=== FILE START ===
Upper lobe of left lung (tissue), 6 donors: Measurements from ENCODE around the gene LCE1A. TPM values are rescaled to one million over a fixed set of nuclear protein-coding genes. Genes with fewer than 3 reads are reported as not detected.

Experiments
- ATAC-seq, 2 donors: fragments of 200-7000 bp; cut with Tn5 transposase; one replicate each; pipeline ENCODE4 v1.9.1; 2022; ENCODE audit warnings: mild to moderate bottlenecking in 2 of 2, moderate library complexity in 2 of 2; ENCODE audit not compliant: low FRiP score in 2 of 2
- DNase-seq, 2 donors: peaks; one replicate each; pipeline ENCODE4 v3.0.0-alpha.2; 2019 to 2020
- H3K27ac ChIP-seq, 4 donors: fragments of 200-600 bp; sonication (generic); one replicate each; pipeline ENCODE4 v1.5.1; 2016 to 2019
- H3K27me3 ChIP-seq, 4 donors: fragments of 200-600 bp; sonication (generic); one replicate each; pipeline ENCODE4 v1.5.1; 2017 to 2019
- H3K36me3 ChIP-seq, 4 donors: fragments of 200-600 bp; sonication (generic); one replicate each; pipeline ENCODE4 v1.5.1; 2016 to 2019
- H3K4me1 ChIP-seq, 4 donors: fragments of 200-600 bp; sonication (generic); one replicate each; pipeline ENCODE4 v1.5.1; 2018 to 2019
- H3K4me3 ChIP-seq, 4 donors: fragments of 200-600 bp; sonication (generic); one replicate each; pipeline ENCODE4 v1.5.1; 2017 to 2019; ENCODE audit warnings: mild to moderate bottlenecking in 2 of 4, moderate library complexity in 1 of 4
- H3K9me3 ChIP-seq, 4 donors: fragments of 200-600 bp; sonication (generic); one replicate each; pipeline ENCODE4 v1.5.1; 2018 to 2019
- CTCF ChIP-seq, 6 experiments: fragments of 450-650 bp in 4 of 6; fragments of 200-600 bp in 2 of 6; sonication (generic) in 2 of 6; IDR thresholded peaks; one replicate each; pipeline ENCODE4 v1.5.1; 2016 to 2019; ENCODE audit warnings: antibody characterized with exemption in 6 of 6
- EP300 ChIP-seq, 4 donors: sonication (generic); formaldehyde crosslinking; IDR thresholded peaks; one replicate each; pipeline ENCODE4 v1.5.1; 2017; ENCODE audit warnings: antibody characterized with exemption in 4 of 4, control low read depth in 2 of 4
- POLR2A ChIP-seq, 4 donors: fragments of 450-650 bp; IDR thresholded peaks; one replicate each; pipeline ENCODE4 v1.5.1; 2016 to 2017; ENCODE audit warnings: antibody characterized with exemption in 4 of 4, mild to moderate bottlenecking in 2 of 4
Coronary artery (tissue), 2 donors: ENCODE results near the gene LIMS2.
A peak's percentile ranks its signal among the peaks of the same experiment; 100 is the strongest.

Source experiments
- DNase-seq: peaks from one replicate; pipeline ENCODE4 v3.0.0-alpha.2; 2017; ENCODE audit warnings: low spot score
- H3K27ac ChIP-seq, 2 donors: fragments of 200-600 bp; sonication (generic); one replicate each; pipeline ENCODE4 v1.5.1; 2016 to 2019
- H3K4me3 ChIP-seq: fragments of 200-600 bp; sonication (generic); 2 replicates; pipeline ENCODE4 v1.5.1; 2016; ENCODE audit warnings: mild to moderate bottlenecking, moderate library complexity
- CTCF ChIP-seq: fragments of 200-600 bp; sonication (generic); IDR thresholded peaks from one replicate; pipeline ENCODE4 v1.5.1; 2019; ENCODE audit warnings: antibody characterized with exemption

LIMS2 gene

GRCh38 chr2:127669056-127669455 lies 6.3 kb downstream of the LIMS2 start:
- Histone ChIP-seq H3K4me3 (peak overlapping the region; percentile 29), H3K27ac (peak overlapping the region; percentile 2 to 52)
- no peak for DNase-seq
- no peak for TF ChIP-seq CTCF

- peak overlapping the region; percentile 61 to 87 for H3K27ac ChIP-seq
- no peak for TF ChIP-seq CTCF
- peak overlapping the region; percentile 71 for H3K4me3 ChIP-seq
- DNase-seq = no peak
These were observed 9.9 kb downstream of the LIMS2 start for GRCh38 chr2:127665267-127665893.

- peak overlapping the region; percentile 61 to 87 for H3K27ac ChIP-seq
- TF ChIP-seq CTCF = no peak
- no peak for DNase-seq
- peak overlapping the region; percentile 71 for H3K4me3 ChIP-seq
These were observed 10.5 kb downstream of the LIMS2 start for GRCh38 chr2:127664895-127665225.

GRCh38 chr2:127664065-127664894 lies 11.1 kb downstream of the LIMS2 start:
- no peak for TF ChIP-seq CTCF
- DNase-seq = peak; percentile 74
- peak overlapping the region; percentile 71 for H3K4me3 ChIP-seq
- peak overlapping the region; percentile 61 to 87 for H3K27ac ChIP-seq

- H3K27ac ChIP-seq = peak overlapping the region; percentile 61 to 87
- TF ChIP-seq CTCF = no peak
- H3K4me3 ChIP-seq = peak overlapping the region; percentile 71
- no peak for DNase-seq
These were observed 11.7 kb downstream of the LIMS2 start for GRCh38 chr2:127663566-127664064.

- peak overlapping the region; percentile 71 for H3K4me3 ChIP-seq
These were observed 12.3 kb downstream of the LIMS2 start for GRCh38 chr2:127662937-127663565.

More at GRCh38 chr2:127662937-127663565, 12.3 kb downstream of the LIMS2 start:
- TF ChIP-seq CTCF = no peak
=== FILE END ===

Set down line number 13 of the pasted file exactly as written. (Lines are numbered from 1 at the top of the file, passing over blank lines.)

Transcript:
- POLR2A ChIP-seq, 4 donors: fragments of 450-650 bp; IDR thresholded peaks; one replicate each; pipeline ENCODE4 v1.5.1; 2016 to 2017; ENCODE audit warnings: antibody characterized with exemption in 4 of 4, mild to moderate bottlenecking in 2 of 4